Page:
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Health policy holders increase


The number of Americans living without health insurance dropped by 1.7 million in 1999, the first decline since the government began gathering the data in 1987.

The turnaround was driven mostly by an increase in the number of workers receiving health care coverage through their employers, according to the U.S. Census Bureau report, which was scheduled to be released today.

In Maryland, the ranks of the uninsured appeared to drop in 1999 after a sharp increase in 1998. But both changes were seen as statistically insignificant - the result of volatility introduced by a small survey sample in the state.

A more reliable three-year average shows about 13.9 percent of the Maryland's population was uninsured at the end of the decade.

That's still better than the national rate, which fell from 16.3 percent in 1998 to 15.5 percent last year, the Census Bureau said.

The national gains are "clearly a good thing," said Baltimore City Health Commissioner Peter L. Beilenson. He credited lower unemployment in recent years and the Children's Health Insurance Program (CHIPS), which in 1998 began expanding Medicaid benefits to include children of the working poor.

"But there are still 42 million Americans uninsured, and probably an equal number who are underinsured," he said. "That is still not acceptable in a country as incredibly wealthy as we are."

The report comes from the Census Bureau's March 2000 Current Population Survey (CPS), a sampling of 50,000 households across the nation. It is not related to the 2000 Census.

The reported gains extended to both genders, all racial and ethnic groups, all income levels below $50,000 a year, and all age groups except those over 65.

The percentage of Maryland residents that reported having no health insurance has moved sharply up and down during the past five years.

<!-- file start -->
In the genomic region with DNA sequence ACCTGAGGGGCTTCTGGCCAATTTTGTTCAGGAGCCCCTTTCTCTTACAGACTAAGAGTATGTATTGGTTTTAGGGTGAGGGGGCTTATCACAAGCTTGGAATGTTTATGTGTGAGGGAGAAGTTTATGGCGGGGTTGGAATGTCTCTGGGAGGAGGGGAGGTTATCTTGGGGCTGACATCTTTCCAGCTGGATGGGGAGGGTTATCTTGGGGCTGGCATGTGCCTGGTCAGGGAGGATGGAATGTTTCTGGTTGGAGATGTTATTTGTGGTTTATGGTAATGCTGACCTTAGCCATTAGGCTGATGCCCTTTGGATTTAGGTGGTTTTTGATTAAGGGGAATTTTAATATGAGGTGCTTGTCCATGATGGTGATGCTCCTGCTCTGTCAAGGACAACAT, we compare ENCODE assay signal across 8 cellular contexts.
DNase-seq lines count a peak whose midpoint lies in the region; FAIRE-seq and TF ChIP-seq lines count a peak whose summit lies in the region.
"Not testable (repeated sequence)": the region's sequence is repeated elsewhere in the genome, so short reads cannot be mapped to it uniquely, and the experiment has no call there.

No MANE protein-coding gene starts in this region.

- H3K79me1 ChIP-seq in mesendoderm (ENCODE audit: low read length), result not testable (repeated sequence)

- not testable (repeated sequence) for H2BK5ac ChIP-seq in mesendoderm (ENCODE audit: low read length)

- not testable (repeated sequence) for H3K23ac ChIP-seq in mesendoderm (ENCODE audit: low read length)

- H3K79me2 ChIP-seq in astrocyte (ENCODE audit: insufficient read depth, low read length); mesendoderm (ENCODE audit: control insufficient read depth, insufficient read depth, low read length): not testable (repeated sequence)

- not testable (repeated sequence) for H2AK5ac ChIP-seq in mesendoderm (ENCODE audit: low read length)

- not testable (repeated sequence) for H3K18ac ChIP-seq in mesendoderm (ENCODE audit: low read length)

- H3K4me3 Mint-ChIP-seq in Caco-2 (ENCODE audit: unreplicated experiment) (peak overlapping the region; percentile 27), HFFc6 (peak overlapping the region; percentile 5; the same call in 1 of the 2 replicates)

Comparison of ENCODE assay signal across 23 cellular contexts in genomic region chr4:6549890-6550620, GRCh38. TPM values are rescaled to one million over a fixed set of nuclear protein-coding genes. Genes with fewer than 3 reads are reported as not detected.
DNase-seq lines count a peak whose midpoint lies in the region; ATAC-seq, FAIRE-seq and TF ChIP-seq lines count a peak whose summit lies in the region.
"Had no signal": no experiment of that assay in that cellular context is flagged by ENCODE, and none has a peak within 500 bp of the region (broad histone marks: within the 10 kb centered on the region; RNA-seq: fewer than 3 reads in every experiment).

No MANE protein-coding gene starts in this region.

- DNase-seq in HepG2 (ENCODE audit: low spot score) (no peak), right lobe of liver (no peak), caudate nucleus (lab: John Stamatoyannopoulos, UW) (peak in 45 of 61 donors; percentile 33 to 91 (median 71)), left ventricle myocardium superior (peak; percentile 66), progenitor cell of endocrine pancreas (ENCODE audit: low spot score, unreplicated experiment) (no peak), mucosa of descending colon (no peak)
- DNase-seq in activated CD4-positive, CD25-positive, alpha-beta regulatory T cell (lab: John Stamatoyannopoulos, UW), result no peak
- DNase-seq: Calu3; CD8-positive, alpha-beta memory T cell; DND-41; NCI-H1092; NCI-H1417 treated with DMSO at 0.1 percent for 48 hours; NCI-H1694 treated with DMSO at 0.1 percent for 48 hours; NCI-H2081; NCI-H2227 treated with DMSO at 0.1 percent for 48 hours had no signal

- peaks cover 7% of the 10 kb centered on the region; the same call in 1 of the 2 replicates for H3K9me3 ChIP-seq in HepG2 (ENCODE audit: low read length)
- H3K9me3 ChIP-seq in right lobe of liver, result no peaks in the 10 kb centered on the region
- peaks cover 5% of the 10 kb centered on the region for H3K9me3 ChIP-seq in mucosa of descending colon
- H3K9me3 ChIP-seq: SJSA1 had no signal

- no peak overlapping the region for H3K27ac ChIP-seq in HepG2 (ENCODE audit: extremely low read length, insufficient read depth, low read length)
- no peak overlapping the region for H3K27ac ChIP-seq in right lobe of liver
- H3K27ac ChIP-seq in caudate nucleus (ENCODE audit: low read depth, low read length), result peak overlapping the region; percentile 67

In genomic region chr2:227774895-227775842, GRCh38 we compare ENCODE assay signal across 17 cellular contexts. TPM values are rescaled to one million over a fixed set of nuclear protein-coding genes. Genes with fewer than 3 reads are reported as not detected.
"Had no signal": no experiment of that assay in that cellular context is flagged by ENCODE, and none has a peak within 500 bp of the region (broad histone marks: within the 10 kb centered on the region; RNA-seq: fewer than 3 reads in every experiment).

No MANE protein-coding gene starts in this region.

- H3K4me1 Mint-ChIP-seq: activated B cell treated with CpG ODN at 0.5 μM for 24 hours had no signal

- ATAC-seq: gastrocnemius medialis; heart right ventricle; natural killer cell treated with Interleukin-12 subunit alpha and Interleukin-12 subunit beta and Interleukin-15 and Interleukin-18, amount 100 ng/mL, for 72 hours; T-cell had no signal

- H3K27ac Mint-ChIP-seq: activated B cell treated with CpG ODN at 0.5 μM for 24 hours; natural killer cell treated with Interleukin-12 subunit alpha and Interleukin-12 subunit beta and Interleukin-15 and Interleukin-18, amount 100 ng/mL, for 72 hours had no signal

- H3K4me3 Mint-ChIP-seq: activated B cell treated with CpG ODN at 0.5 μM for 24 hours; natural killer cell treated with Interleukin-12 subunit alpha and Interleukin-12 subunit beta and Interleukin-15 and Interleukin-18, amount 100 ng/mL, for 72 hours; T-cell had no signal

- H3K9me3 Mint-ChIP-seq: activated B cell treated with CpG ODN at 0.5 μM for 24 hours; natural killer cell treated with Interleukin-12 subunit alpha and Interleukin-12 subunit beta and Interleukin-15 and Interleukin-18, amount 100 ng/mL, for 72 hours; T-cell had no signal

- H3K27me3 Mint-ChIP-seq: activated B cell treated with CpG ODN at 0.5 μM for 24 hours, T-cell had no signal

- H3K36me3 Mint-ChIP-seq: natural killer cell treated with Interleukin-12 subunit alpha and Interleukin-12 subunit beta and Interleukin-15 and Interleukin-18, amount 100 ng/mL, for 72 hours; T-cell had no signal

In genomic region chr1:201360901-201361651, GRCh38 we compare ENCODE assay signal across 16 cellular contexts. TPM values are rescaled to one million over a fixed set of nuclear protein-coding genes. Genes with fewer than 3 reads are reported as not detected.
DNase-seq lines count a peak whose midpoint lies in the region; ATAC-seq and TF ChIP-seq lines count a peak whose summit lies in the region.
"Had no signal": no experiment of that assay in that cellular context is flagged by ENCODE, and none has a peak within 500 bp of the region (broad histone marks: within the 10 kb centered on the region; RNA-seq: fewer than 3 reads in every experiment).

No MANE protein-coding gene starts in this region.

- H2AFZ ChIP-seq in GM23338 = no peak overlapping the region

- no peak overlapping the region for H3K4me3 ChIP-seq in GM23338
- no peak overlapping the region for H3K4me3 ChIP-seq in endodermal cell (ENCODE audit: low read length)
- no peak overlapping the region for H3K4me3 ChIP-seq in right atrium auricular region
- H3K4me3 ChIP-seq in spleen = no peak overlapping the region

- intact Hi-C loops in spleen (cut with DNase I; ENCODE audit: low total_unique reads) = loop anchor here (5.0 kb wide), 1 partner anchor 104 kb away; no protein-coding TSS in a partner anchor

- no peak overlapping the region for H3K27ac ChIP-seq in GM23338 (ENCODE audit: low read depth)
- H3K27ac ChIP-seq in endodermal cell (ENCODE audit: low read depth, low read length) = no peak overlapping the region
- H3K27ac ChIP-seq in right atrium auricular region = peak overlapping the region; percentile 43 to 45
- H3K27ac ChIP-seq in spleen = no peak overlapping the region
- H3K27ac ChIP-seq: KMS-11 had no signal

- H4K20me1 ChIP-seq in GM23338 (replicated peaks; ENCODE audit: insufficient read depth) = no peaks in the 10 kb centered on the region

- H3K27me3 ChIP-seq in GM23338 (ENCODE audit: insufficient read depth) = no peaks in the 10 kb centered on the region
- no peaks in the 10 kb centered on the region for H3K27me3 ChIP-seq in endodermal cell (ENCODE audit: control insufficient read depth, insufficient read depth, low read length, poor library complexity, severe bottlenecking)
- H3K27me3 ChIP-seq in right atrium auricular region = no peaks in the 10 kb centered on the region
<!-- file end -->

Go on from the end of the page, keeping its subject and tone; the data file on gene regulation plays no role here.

It struck a low of 11.4 percent in 1996, and a high of 16.6 percent in 1998. Last year, it fell again, to 11.8 percent.

When measured as a moving average of two years of data, however, the overall decline was slight, and not statistically significant, the report said.

"You have to take a lot of the CPS data with a grain of salt," said John M. Colmers, executive director of the Maryland Health Care Commission.

"We didn't get excited about the [Maryland] numbers going up last year, and we won't get overly excited about the numbers going down this year," Colmers said.

The state Health Care Commission is planning to conduct its own survey, using a much larger sample of Marylanders, in the spring.

Even so, the decline in the two-year averages for Maryland was encouraging to the commission's chairman, Dr. Donald E. Wilson, dean of the University of Maryland School of Medicine.

"I would suggest it represents a real drop, probably related to higher employment. More people can afford to buy [insurance]," Wilson said.

"Some of it may be related to some of the programs introduced in the last year or two designed to insure more children," he said.

Colmers said CHIPS had enrolled 58,000 Maryland children by last year. The number is now up to 76,000.

Eligibility changes that take effect next summer are expected to add another 19,000.

Nationally, the number of children younger than 18 who were uninsured in 1999 dropped from 11.1 million (15.4 percent) in 1998 to 10 million (13.9 percent).

As encouraging as the turnaround may be, Beilenson said, there are still serious problems for employees facing steep and perhaps unaffordable increases in their insurance premiums.

"And all of this is still really contingent on the incredible economic boom we've been in for the last decade," he said. "Should the economy turn, there could be significant trouble."

Staff writer M. William Salganik contributed to this article.

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